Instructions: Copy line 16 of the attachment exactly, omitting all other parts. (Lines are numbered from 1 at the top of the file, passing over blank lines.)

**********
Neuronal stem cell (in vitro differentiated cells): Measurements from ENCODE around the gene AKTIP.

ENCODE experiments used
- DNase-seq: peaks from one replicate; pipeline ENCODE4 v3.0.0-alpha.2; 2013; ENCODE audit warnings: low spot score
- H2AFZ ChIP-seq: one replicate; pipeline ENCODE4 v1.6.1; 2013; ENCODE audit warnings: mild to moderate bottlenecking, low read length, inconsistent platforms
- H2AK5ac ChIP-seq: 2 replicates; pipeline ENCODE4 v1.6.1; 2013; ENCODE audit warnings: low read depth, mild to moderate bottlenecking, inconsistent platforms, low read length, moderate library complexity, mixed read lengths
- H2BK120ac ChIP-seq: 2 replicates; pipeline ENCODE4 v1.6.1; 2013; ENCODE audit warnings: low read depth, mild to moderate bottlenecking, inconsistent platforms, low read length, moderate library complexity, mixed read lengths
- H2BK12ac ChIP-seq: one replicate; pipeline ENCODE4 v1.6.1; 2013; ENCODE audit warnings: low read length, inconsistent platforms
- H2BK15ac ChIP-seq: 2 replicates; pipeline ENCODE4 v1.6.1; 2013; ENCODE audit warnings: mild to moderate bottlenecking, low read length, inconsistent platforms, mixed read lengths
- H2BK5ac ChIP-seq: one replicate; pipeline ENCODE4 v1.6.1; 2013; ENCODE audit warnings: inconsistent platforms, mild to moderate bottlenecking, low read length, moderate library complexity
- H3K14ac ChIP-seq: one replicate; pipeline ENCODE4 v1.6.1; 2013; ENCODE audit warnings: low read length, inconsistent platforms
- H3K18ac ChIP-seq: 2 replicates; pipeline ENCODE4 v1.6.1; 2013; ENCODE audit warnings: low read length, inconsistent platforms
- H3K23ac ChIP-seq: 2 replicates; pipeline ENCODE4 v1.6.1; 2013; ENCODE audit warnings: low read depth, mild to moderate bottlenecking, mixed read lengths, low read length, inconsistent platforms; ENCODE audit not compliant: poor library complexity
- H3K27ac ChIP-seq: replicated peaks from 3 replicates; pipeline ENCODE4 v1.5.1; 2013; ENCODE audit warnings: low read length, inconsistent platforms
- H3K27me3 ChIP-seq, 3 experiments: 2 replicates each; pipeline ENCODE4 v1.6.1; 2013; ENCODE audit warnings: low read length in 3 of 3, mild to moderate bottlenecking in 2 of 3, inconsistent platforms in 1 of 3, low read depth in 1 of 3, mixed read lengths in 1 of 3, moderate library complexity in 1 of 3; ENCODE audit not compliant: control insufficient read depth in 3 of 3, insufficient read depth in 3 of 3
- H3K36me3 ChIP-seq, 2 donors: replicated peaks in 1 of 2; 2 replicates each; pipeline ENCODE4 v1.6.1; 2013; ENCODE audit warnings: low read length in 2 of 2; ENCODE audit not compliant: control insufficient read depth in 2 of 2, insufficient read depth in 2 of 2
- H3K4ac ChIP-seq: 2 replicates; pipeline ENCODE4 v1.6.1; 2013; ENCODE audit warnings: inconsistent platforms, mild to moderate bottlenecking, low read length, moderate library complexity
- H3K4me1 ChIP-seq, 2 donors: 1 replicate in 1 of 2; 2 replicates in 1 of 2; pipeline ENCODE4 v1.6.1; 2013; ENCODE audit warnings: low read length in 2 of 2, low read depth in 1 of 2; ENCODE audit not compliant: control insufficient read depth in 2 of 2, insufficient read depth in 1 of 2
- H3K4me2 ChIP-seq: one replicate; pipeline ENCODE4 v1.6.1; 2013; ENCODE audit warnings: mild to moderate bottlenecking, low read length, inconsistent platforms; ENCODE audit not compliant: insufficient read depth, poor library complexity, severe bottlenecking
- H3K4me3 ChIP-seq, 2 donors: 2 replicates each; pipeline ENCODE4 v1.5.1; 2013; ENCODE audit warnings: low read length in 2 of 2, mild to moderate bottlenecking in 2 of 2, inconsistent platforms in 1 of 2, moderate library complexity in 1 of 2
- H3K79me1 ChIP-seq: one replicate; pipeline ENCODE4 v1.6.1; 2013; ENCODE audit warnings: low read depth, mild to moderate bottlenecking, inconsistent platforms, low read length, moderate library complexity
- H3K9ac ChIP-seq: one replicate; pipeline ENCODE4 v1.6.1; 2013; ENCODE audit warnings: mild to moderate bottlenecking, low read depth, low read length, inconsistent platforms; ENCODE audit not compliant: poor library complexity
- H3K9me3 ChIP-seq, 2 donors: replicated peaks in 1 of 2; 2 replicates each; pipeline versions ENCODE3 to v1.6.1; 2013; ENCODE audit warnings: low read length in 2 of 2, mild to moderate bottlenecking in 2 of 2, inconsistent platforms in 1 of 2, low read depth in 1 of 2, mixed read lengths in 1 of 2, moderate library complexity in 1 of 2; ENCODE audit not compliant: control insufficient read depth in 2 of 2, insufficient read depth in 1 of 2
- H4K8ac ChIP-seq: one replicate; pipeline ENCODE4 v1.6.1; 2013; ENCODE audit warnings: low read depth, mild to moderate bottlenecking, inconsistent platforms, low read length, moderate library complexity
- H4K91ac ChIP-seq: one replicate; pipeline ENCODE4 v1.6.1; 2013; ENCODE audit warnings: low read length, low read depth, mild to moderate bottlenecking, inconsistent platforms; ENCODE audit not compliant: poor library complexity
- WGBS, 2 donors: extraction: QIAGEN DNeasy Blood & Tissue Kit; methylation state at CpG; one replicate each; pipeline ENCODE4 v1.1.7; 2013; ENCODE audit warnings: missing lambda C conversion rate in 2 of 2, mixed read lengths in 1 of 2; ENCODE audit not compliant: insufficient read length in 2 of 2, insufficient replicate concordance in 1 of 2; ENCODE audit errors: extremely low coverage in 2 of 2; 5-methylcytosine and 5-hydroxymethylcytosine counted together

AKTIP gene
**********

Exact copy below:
- H3K4ac ChIP-seq: 2 replicates; pipeline ENCODE4 v1.6.1; 2013; ENCODE audit warnings: inconsistent platforms, mild to moderate bottlenecking, low read length, moderate library complexity